Sunday, January 29, 2006

Earth Science Books

I've just finished reading another book. This time it was about earth science, a favorite subject of mine. The book, When Life Nearly Died by Michael J. Benton, was a great trove of information pertaining to paleontology and mass extinctions. In particular the greatest mass extinction of all of time between the Permian and Triassic Ages when approximately 90% of life ceased to exist.

In recent years most people have become familiar with the "death of the dinosaurs" between the Cretaceous and Tertiary Ages or what is known as the KT Line. This has become the most studied and talked about mass extinction, yet it pales in comparison to the Permian extinction at only about a 50% extinction rate. Dinosaurs have captured the minds of young and old alike for a long time now and people have always wondered what caused their demise. It was in the 1980's that theories began to emerge of a catastrophic cause and the evidence began to build that an asteroid was the perpetrator and this is now the current belief.

This book takes a look at the Permian mass extinction and wonders whether catastrophic cause/s explains how 90% of life didn't make it into Triassic times. Little time has really been spent investigating the biggest mass extinction as the dinosaurs seemed to capture the fancy of most paleontologists. The author does well to take the reader though the history of paleontology, how the different rock ages came to be named and sorted to time and how we've accumulated the knowledge to this point.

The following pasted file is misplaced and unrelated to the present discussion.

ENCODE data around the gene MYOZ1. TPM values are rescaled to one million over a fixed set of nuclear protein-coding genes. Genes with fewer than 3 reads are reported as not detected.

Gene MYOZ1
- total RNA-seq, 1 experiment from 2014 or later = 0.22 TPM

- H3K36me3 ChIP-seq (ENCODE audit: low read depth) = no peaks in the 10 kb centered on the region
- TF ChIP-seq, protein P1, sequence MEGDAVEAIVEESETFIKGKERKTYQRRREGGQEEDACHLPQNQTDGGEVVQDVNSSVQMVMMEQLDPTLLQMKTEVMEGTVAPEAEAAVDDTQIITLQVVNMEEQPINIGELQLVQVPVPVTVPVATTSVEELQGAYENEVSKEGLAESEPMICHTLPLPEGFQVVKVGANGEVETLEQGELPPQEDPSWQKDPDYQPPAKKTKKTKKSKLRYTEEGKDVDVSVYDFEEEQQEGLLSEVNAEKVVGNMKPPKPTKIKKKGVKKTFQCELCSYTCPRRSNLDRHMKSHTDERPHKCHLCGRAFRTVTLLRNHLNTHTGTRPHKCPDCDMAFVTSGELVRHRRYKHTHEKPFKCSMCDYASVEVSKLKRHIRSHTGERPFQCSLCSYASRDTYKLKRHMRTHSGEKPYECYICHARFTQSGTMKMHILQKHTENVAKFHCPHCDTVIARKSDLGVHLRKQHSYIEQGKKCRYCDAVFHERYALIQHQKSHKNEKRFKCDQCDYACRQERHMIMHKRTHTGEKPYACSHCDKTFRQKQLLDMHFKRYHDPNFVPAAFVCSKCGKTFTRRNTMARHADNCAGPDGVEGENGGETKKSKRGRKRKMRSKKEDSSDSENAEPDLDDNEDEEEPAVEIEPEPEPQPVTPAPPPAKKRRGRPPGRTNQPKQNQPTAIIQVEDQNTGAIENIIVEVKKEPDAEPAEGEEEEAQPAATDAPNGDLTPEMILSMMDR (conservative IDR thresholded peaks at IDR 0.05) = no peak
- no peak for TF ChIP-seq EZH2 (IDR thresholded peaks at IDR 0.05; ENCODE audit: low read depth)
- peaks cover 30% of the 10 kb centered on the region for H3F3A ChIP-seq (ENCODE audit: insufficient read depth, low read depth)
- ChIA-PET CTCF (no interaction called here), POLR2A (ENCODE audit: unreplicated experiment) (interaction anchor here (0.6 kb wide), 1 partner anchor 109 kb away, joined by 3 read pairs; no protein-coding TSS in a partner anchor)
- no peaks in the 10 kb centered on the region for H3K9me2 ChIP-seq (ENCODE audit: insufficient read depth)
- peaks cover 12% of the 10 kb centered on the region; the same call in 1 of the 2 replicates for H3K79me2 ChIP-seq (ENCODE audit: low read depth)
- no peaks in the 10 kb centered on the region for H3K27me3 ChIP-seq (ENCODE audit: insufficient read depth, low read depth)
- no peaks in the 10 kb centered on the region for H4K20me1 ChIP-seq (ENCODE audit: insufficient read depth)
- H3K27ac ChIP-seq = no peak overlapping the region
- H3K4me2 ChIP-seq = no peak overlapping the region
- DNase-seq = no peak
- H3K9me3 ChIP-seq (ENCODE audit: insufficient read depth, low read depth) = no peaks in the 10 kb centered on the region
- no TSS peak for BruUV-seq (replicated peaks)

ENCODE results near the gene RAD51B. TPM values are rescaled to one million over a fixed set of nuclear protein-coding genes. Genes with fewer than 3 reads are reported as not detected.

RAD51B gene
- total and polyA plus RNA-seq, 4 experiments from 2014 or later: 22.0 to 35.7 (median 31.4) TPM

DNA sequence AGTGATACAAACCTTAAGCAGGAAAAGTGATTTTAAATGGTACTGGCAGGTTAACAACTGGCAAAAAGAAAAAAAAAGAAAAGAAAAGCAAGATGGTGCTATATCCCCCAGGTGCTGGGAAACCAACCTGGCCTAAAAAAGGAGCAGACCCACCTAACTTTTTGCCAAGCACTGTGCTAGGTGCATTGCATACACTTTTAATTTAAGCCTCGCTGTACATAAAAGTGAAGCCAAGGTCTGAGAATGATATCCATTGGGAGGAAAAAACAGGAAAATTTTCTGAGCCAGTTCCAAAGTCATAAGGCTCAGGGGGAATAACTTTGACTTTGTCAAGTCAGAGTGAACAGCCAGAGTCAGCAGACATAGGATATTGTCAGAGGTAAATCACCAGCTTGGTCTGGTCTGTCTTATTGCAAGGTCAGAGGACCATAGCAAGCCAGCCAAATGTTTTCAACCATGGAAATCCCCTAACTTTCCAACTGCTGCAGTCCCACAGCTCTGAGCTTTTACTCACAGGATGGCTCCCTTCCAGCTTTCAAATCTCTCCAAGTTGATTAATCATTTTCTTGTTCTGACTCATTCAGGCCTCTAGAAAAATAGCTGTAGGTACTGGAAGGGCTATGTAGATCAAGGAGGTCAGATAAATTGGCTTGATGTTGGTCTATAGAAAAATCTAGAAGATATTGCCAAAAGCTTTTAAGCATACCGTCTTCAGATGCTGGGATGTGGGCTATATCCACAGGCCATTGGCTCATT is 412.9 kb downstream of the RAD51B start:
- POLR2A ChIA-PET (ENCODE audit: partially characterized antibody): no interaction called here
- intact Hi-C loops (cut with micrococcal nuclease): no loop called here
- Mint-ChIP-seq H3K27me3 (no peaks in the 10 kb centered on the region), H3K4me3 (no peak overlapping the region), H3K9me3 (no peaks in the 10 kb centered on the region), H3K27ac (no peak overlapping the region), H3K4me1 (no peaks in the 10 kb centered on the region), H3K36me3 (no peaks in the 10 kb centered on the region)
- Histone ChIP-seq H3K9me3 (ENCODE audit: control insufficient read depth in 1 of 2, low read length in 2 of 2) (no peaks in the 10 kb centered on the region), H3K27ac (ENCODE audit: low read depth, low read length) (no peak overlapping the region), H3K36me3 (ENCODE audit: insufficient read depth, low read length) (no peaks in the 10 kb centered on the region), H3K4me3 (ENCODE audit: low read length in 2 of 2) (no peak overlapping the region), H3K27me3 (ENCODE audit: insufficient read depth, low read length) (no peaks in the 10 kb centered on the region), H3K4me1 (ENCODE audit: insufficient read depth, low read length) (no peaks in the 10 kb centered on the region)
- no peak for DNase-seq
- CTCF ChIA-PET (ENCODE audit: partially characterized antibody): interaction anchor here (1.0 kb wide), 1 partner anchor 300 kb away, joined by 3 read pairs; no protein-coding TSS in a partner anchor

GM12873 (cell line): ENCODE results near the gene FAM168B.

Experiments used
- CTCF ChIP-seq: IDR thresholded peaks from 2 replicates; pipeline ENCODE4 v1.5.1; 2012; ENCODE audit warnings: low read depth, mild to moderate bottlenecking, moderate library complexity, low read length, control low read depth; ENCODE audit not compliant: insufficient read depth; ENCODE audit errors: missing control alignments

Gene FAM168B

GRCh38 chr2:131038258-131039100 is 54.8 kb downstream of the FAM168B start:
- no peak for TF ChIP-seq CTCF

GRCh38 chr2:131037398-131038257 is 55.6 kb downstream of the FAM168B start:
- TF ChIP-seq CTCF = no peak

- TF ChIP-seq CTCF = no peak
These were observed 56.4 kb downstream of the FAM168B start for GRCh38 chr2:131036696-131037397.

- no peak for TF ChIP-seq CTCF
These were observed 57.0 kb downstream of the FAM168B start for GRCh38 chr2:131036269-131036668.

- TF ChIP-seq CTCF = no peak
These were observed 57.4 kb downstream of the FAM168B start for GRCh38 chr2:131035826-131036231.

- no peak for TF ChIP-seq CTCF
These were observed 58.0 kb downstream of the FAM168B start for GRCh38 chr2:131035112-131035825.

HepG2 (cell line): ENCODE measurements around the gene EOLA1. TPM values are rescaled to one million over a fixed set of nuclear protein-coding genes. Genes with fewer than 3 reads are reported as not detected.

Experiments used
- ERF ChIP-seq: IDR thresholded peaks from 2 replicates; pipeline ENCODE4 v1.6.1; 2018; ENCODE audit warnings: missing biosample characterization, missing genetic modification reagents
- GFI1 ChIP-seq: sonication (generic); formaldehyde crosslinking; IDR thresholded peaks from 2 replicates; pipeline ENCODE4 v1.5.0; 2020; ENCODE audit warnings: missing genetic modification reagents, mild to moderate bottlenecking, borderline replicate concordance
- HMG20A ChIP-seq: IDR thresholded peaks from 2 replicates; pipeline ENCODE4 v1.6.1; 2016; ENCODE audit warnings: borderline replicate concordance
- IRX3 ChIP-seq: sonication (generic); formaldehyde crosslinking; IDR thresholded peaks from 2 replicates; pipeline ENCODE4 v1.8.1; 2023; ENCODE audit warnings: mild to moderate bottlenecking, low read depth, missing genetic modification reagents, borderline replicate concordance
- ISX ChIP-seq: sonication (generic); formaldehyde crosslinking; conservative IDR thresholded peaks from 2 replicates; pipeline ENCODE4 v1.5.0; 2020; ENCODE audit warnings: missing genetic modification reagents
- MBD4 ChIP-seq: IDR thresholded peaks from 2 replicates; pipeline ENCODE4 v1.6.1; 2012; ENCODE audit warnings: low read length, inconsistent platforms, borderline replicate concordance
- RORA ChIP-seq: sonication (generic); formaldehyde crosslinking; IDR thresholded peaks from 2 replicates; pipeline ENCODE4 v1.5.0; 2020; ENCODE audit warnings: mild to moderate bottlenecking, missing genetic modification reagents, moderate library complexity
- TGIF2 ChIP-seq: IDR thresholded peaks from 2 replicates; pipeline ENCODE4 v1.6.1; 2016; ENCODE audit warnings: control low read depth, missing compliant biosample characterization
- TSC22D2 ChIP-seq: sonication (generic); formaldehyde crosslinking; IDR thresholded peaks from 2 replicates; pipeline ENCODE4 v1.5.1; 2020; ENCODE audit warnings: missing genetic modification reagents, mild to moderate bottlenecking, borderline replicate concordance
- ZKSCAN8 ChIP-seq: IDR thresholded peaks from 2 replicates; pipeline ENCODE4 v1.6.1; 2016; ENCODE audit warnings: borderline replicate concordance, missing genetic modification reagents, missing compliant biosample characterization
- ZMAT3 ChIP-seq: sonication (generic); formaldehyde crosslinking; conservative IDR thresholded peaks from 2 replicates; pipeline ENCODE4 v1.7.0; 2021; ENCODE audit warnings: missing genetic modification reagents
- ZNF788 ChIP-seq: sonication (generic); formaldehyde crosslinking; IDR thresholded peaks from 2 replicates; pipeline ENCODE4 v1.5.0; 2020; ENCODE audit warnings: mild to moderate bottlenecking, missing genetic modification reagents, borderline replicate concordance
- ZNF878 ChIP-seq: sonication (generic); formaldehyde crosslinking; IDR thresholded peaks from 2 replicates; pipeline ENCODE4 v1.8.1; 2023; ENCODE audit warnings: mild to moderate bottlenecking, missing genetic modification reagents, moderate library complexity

Benton talks of the different people in history that played a part in exposing that there was such a mass extinction, the different theories involved and the debate in science circles through the years. I was pleased at how he presented all viewpoints and didn't simply take a side to argue. And I was fascinated as Benton wrote the book as one big jigsaw puzzle placing the pieces of information into the readers mind so that by the end of the book it seems as though a nearly complete picture has settled into the readers thought. I say nearly complete as certainly more will be learned of this greatest of all mass extinctions.

I also found that it reminded me of two books that I read last year. Information from those two books flirted within the words of Benton's book. The first book I read was Frozen Earth, The Once and Future Story of Ice Ages by Doug MacDougall and the second one was Earth, An Intimate History by Richard Fortey. Both these books delve into geology in a similar way as When Life Nearly Died providing chronological history to bring the reader up to date. Earth covers much on plate tectonics, earthquakes and volcanos as Fortey jumps around the globe pointing at evidence that's been gleaned from the rock and Frozen Earth tells the tales of the various ice ages.

I think of these three books I've read as a sort of trilogy that in the end makes me think of the earth's future based on what we've been learning about the past. Are we in an extinction phase? Is global warming a precurser to an ice age? And how does volcanism and earth movement play into these questions? These books give plenty of insight into these questions for the future and presents many more questions to ponder about our human role in relationship to the earth.


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